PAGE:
There is another passage in Blade Runner worth mentioning – 14-year-old Oscar standing at the bedside of his dying mother – for it is the one moment in which he writes of a self he can neither understand nor control. It was horribly distressing for him – "She could no longer recognise us," he writes, and her mouth was full of tubes. When she died, he thought himself brave. He was the only family member who did not cry. After the funeral, he returned to school, thinking that everything was fine. But the next morning, in the school dormitory, he woke in floods of tears. "I had completely lost my bearings," he writes. "I went to stay with a friend for a couple of days… I would then recover my composure and return to school, only to be stricken by my grief once again and have to go and stay with someone else. It was awful."
As I say, we do not know Oscar. We can rummage through his life and choose the parts that make him resemble the South African miracle. Equally, we can bend and twist him until he looks like Mabegzo the gangster. Both were lost for being motherless. Both ploughed their sorrow into their bodies – "Sport was my salvation," Oscar writes. He can be made to resemble anything and everything South African – including the horror that Redi Thlabi so graciously laid on the page.
South Africa has actually done all right since the end of apartheid. It is true that our politics is increasingly corrupt, that people express discontent by throwing stones and burning things, that yawning inequalities cause much resentment. Less well known is that the income of the average black family has increased by about a third since the beginning of democracy; that 85% of homes are electrified compared with just over half on the last day of apartheid; that 85% of six-year-olds are in school now, whereas less than 35% were when apartheid ended. Even some forms of violence are way down – the murder rate, for instance, has dropped by a staggering 50% in the last 18 years.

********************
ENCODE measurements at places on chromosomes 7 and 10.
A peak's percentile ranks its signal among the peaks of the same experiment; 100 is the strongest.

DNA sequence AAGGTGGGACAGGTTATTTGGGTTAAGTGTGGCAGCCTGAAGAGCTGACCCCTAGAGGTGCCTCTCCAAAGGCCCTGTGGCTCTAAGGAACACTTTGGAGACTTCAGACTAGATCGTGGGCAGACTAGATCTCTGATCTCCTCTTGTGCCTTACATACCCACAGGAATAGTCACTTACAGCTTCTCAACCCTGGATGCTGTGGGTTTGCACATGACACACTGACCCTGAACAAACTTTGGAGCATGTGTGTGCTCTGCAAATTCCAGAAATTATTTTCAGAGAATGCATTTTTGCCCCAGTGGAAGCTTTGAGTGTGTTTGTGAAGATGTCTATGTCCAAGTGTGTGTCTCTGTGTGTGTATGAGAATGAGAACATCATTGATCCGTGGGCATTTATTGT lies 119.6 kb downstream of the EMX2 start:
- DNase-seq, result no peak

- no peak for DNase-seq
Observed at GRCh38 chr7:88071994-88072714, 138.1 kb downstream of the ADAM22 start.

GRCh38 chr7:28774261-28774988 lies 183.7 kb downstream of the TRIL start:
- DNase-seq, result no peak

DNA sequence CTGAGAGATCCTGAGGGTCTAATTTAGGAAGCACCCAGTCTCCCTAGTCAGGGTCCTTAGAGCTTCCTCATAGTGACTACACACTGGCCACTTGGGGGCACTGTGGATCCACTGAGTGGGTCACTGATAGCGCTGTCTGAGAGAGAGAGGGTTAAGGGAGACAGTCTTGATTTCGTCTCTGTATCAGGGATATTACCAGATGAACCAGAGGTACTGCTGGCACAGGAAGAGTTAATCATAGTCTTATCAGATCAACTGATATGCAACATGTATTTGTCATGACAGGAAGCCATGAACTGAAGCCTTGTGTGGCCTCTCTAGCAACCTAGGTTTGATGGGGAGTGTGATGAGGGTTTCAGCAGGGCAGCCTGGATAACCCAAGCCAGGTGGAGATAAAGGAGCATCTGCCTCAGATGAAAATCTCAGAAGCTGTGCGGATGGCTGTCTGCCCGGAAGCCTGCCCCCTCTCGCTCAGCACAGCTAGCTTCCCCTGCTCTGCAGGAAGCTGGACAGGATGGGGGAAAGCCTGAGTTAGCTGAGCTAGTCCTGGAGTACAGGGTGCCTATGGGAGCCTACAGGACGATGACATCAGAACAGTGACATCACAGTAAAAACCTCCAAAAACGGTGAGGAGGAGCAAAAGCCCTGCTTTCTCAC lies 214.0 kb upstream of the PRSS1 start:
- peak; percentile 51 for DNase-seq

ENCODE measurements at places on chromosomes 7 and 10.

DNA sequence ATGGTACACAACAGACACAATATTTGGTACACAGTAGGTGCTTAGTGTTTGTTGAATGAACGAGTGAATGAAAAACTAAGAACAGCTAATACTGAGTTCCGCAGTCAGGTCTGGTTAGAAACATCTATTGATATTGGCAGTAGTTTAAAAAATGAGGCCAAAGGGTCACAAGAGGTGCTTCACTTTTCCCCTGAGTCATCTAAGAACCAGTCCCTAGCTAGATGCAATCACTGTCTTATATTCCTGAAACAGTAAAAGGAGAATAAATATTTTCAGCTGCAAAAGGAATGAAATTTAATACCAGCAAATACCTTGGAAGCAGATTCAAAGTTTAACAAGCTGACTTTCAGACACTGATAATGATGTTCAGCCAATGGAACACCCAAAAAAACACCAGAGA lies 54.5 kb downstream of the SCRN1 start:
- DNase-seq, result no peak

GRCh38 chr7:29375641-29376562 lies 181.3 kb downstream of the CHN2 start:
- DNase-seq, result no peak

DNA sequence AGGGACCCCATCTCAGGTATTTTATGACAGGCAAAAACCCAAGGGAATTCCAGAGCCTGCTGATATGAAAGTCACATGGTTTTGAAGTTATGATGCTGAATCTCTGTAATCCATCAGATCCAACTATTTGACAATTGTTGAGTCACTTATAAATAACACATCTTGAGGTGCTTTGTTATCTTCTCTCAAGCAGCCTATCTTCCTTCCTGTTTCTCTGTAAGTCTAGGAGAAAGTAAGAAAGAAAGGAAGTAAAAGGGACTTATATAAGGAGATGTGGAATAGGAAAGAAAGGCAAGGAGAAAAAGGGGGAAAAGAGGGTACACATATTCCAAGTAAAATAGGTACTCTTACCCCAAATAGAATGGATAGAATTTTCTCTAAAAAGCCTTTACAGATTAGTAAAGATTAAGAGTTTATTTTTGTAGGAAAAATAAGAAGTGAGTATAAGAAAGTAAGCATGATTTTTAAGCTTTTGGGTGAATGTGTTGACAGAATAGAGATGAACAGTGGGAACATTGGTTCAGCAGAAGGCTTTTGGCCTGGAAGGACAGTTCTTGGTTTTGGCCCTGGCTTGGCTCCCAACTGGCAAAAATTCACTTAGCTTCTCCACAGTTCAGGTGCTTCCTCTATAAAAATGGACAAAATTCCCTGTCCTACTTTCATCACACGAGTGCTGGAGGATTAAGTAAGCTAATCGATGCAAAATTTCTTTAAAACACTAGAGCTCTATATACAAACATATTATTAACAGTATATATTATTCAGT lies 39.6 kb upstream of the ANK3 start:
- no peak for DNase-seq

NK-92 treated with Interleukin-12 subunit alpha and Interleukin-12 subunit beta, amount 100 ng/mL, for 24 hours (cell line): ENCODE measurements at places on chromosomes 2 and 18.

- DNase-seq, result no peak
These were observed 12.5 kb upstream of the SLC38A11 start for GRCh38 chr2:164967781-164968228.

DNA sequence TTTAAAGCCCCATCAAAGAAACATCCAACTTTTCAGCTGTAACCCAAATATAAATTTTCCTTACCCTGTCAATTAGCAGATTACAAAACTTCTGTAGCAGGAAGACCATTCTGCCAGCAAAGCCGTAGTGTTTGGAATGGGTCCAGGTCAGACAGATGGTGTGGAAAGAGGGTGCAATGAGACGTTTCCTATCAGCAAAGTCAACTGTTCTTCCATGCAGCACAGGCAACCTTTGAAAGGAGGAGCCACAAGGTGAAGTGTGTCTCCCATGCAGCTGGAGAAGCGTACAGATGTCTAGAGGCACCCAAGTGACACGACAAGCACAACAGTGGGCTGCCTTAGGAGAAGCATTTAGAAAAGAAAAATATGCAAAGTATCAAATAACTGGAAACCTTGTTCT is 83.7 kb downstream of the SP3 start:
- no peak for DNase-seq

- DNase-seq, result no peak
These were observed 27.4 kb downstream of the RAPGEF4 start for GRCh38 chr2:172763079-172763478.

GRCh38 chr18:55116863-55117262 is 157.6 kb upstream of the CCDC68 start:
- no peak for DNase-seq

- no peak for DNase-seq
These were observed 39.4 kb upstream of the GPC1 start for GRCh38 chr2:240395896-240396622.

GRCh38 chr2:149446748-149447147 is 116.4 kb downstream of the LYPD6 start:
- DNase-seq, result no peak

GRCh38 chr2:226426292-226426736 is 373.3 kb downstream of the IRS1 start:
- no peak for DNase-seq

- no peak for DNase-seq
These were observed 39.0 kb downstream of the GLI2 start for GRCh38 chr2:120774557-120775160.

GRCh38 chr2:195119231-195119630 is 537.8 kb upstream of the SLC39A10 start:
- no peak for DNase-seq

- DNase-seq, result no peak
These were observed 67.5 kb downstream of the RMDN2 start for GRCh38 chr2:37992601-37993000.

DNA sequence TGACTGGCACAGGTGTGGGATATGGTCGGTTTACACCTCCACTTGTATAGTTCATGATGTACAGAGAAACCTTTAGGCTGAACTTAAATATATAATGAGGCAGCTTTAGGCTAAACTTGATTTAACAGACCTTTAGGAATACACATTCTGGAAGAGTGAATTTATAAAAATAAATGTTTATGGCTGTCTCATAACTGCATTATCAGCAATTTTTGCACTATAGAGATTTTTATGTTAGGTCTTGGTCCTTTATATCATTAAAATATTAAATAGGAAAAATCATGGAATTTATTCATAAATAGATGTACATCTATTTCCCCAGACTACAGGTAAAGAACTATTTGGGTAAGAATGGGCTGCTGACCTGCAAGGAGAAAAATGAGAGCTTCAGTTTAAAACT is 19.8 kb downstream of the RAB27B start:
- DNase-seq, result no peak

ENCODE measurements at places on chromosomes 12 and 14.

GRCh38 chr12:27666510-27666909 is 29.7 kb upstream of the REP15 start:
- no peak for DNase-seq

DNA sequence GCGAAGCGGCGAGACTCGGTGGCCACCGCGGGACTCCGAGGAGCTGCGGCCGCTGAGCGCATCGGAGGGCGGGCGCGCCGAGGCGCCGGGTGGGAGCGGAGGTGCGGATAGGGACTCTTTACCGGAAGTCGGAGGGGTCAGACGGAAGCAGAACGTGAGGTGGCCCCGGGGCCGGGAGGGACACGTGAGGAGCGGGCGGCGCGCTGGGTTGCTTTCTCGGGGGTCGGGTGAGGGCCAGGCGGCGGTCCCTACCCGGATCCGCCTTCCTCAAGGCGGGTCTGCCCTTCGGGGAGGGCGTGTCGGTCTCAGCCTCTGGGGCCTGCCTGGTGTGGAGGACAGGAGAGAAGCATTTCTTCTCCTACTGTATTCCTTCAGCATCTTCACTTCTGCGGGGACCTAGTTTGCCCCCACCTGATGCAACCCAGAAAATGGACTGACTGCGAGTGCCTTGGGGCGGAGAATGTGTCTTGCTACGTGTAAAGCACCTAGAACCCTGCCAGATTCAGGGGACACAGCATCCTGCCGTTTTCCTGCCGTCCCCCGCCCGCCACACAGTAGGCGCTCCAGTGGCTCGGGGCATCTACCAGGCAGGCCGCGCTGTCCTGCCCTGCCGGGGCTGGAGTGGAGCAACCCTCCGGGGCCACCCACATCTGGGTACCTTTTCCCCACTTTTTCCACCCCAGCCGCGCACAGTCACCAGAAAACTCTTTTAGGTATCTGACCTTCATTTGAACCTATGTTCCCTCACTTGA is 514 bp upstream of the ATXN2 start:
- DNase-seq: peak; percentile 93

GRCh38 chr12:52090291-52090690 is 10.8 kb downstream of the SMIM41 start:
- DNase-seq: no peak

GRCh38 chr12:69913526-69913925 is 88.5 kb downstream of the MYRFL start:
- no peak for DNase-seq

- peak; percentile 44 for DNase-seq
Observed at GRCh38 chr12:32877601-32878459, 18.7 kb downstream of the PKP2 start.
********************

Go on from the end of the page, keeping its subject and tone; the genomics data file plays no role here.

Most of the poor still vote overwhelmingly for the ruling ANC, not because they have been duped, but because life has so obviously improved. It is nonetheless hard not to feel ambivalent about South Africa. Walk through inner-city Johannesburg on a Saturday morning and its spirit and its joy will leave you exhilarated. You can return home the same day to read that in a shack settlement 10 miles away a mob has set a person on fire. Spend a day in the city and you'll experience the kindness of innumerable strangers. And yet you will in all probability rub shoulders with an 11-year-old girl who expects to be raped.
South Africa has not learned both to love itself and to feel ambivalent about itself. It hasn't the courage to look itself squarely in the eye. That is why it invented Oscar the great on one day and Oscar the terrible the next. He will probably stand trial later this year. Whatever he has or has not done, it will be a terrible time for him. It would be good if, between now and then, South Africans could come to grasp that they are not Oscar and that Oscar isn't them.
US president Barack Obama has asked Congress to establish a special court or board to authorise legal drone actions by the militaryMartin Rowson
Mayor dismisses video purportedly showing him smoking the drug as 'nonsense' a day after firing longtime chief of staff
The embattled mayor of Toronto, Rob Ford, was forced on Friday to repeat a denial of allegations that he uses crack cocaine and dismiss descriptions of a video purportedly showing him smoking the drug as "nonsense".